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i hope you guys can help me out here

well i dont know that much about cars im admitting it :eek:hnoes:

the question is within a month i will lower my car aprox 1.5 inch. How am i gonna do that, just buy lowering spring? is that even safe to do. How can i do this without messing up my car? i want 1.5inch drop. i was thinking just get the HFP suppesion but thats only 1inch drop. need your help guys
 

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it's pricey do it right. some might say the simplest solution is to get, for the sake of a brand-name, the "eibach pro kit" springs installed. Those will drop the car approximately that amount. Or couse, there are many spring kits out there. There's also the honda factory kit, of course. (though this might come with new shocks too) . Yes, as far as i know.. after-market suspensions are perfectly safe and legal to install. *(most state laws have minimums for road-clearance though, I think)

considering new wheels/rubber:
If you went with, say, 215/45/17 rims and rubber, then the wheel gap will be considerably reduced. That's what I did with my 06 lx coupe (actually 225/45/17.. nice and wide.. but noisy and prolly sucks up a little more gas) and didn't touch the springs, and people ask me often if i lowered the car when they see it. If you go with 18", say, 215/40/18 or so, the rubber will have a less rounded and a more square profile, so you will see more into the wheel well. It's all an illusion of course, since the overall wheel diameter should be been preserved in either of these sizes. So, plus-sizing by 2, you might find there's still a gap.. bringing you back to wondering why your 1.5 " drop still didn't get the wheels up close to the wheel wells. This is something to do with how 'bubbly' 17's are in 45 series rubber. (also protects the rim nicely).. it's a matter of choice/taste of course.

Ok.. keeping the factory wheels/rubber:
So, you install new springs... now you're sitting on lower springs, and the factory shocks can be expected to perform worse and worse over time since they are never allowed to extend to their intented 'resting position' ;/.. some people say you'll get maybe 2 years (of course according to use) out of factory shocks run in this manner before they start going "boat-ey' on you. (bouncy and not really 'absorbing' road shocks as they are intended to)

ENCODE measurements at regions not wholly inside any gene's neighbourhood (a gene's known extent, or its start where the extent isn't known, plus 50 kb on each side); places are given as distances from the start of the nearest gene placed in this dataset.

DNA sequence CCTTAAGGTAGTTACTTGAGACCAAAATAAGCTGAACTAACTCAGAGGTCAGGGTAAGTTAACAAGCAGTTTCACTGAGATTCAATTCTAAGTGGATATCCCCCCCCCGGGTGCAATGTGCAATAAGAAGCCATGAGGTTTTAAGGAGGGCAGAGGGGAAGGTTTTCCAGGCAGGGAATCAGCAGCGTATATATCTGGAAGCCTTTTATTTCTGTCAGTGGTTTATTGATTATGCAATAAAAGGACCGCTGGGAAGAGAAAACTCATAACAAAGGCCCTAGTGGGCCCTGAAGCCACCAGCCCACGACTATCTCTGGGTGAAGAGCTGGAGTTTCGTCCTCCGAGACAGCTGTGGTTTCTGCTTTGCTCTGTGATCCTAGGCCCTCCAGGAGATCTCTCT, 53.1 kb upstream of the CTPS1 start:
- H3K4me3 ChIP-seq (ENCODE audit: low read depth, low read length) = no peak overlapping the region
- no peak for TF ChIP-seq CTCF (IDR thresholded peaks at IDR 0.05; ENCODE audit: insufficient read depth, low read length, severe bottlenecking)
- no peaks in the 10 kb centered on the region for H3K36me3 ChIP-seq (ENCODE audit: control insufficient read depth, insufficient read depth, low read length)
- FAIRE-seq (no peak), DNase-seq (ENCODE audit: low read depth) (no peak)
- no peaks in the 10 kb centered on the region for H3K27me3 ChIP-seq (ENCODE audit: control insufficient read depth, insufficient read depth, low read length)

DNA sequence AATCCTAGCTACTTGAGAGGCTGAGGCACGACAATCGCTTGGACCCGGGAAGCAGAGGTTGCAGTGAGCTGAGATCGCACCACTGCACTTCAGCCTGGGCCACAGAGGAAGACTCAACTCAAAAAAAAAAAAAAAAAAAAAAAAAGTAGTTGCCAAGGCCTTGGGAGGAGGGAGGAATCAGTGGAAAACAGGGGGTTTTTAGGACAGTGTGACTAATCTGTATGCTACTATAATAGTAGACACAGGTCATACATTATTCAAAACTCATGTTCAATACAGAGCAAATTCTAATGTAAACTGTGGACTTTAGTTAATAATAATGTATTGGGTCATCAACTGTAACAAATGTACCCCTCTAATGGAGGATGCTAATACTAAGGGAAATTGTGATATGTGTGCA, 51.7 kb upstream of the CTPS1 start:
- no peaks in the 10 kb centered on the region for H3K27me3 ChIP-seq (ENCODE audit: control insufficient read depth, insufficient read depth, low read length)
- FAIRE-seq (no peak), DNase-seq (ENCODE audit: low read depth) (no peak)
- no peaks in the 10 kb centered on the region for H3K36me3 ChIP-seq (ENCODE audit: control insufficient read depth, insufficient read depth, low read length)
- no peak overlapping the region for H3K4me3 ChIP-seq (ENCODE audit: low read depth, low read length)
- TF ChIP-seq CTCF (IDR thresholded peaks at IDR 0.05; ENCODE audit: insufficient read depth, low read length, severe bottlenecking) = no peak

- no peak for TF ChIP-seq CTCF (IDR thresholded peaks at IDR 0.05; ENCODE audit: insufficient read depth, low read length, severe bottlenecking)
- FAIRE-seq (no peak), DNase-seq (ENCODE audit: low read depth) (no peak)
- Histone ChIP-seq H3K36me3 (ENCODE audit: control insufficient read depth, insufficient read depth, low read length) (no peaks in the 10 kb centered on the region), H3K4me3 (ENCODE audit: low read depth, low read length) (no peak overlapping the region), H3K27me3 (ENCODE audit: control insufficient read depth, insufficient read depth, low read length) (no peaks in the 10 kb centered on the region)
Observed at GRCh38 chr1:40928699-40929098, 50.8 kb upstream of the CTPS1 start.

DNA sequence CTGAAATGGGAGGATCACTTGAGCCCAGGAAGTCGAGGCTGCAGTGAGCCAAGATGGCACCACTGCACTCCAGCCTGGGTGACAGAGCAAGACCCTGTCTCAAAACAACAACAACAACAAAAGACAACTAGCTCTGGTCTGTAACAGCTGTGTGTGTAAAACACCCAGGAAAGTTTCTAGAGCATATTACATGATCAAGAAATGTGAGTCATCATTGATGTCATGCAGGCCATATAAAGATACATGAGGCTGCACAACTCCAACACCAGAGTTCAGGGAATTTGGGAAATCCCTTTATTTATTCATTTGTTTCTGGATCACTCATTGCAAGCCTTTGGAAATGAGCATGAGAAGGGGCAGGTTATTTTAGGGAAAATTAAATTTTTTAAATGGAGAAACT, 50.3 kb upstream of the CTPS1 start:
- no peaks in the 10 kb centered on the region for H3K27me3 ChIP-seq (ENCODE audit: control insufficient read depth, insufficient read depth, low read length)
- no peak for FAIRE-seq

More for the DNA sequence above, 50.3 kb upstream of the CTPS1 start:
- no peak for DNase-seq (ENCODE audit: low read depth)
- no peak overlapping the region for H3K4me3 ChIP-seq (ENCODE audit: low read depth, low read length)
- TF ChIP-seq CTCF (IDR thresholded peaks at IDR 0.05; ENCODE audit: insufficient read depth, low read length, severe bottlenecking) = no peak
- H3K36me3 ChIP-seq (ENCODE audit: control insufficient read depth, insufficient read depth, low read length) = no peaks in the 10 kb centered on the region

THEN..there is the argument about whether or not you need to mess with the camber... since now the car is sitting lower, your wheels will be running a little inward on the top, as if the car was loaded with people. This ultimately means uneven wear on the insides of your tires, especially if they're not rotated regularly. SOME people say you don't need a camber kit and don't need to correct this condition with a kit. Others insist that even a mild drop like 1.5 inches DOES require correction. Camber parts are quite costly for this car, in my opinion.

Based on my OWN experience with even a 1.5 drop on my last car, i DID smoke my 90 integra's stocks, and I DID smoke a new set of tires before deciding to fix the camber. the next set of tires did not exhibit the same inside wheel wear as the previous (un-camber-corrected) pair did. And that was just 1.4 inches.

Admittedly, handling was WAY more fun and tight around corners with the lowered car... but I was always hitting stuff. the 90 integra was pretty low-riding to begin with. I damaged a muffler once, and knocked my intermediate muffler (resonator) around pretty much too.
the car's since been replaced with my new civic.. so it's a wash.

Overall, lowering a car even 1.5 inches, in my opinion, is a costly project with long-term expenses if you wish to do it right.

J.
 

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Here's my car with HFP stuff (all under warranty for another 15,000 miles). I 'm very happy with the results. The only thing I plan to do in the future is to upgrade my tires to 235/45-17 Bridgestones, which by that time I will go to Tirerack for the most current tires.
 

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thats a sweet picture, i like how the car blends into the background of the forums... well done and so discreet you cant even tell its there...
 
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